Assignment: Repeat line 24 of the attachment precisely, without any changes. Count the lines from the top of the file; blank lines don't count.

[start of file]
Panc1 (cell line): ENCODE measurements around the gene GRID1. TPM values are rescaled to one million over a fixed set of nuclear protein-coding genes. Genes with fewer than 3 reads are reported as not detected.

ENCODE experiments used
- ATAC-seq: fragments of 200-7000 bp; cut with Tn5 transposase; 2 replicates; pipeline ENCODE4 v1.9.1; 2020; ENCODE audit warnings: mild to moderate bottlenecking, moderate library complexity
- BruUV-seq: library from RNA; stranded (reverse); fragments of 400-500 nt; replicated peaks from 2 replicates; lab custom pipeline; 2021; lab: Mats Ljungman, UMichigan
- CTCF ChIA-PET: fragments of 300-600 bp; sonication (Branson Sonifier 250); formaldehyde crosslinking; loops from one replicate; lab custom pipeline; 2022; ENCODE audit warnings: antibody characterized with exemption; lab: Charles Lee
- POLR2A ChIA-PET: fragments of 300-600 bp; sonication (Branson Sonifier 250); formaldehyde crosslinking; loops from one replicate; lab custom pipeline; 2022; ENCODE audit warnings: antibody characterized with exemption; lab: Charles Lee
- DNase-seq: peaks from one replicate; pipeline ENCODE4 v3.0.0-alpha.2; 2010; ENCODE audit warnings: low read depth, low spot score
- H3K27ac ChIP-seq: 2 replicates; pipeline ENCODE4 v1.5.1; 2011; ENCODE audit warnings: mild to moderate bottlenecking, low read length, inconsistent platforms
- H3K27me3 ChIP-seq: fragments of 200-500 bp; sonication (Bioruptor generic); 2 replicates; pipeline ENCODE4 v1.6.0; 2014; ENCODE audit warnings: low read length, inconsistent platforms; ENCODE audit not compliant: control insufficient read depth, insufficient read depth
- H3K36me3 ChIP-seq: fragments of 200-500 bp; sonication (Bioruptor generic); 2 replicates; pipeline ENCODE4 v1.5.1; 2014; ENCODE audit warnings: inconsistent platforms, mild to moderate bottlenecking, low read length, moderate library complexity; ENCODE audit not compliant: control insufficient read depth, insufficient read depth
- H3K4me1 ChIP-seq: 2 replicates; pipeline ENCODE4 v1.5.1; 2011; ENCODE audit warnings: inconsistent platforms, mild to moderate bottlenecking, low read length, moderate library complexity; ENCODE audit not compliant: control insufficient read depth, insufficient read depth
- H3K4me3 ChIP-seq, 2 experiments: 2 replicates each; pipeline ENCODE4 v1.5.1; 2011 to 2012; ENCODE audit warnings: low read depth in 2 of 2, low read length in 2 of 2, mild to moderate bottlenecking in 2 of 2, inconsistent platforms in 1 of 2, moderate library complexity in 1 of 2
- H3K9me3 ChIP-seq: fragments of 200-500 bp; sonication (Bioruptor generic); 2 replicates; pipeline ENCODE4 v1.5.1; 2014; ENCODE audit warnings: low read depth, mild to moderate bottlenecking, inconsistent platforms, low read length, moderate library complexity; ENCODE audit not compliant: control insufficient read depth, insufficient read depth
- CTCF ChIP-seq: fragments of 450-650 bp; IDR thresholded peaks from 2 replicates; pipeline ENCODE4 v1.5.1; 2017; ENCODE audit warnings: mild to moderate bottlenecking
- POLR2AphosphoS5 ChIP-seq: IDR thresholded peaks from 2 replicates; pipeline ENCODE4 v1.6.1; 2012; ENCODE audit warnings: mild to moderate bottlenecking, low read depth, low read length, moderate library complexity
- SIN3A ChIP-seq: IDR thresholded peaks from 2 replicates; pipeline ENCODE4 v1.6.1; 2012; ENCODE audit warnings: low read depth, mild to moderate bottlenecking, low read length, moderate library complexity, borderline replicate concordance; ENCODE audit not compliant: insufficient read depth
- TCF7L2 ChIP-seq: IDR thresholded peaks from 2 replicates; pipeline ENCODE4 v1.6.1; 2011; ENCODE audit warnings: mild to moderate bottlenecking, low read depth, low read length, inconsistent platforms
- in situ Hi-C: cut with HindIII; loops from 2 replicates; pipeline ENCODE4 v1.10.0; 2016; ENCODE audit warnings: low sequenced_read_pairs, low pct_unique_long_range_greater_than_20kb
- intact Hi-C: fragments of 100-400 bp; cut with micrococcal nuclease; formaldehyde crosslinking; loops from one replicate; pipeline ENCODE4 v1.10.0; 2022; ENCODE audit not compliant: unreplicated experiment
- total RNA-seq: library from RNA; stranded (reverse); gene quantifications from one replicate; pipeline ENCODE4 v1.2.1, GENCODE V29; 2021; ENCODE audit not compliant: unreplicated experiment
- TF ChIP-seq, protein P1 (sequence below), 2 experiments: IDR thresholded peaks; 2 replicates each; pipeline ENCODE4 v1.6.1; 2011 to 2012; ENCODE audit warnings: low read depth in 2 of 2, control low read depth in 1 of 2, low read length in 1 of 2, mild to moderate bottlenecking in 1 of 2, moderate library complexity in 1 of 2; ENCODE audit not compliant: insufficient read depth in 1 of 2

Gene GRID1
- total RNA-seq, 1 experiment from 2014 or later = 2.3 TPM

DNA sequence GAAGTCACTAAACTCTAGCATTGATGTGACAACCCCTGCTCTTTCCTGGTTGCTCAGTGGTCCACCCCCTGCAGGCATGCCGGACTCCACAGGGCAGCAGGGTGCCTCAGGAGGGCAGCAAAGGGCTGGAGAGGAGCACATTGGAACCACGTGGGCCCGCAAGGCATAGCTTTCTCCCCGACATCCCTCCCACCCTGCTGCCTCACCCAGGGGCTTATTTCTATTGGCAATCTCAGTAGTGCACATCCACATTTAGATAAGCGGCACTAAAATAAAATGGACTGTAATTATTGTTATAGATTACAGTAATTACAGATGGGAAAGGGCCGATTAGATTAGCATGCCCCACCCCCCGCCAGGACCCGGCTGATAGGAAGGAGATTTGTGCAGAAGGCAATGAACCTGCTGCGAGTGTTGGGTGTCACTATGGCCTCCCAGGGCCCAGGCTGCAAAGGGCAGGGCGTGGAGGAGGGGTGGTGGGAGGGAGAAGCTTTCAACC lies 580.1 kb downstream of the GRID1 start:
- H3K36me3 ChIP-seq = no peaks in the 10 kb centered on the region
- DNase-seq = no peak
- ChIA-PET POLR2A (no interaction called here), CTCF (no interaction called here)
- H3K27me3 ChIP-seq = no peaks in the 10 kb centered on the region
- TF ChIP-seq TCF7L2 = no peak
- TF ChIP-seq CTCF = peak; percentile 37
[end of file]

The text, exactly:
DNA sequence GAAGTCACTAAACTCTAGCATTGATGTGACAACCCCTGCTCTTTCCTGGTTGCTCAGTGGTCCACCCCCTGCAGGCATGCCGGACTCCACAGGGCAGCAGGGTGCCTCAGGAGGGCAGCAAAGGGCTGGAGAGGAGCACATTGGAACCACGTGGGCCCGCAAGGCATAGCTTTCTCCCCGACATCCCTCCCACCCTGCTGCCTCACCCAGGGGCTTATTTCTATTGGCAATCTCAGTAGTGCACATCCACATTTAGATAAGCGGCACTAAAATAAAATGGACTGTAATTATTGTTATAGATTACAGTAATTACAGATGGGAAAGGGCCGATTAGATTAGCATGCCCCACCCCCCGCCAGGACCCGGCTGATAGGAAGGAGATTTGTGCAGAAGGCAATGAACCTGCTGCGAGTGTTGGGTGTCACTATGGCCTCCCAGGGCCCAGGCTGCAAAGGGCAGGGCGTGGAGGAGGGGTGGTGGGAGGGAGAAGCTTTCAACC lies 580.1 kb downstream of the GRID1 start: